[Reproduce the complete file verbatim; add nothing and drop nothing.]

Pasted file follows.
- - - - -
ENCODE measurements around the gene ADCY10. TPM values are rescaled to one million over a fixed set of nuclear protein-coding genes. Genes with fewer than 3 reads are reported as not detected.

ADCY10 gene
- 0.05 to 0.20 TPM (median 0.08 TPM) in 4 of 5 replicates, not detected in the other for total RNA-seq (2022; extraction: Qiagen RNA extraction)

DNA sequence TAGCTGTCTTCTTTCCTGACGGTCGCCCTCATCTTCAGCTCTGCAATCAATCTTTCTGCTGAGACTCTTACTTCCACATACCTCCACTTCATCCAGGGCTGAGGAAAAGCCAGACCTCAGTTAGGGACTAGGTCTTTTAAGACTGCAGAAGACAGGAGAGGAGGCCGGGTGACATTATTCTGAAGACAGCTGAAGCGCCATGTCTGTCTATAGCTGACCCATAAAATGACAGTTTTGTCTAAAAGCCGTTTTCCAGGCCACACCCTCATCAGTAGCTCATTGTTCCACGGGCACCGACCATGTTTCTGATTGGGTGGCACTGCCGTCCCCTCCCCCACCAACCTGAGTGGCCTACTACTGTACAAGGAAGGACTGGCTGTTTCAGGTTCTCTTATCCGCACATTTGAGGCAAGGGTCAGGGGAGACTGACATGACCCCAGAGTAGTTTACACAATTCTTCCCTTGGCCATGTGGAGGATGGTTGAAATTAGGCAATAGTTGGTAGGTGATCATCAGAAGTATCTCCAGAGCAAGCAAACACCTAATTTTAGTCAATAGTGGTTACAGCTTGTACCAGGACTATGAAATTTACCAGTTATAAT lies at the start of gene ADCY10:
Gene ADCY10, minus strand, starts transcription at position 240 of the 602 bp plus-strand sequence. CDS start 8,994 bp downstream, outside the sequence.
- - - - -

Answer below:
ENCODE measurements around the gene ADCY10. TPM values are rescaled to one million over a fixed set of nuclear protein-coding genes. Genes with fewer than 3 reads are reported as not detected.

ADCY10 gene
- 0.05 to 0.20 TPM (median 0.08 TPM) in 4 of 5 replicates, not detected in the other for total RNA-seq (2022; extraction: Qiagen RNA extraction)

DNA sequence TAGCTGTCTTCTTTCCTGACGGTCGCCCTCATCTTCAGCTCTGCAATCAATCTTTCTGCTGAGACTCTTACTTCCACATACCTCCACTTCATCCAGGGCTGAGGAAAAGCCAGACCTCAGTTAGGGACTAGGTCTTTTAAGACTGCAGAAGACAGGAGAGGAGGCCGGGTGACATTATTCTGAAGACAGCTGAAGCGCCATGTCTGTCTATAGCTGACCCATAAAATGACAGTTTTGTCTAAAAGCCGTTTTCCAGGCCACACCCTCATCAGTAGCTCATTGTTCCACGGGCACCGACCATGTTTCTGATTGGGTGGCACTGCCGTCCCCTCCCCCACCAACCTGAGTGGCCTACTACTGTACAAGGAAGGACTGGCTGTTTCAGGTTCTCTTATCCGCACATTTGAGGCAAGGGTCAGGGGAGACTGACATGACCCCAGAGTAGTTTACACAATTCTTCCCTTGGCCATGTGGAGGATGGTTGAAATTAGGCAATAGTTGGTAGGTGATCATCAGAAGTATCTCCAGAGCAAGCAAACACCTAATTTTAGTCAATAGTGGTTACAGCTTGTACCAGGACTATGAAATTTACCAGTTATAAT lies at the start of gene ADCY10:
Gene ADCY10, minus strand, starts transcription at position 240 of the 602 bp plus-strand sequence. CDS start 8,994 bp downstream, outside the sequence.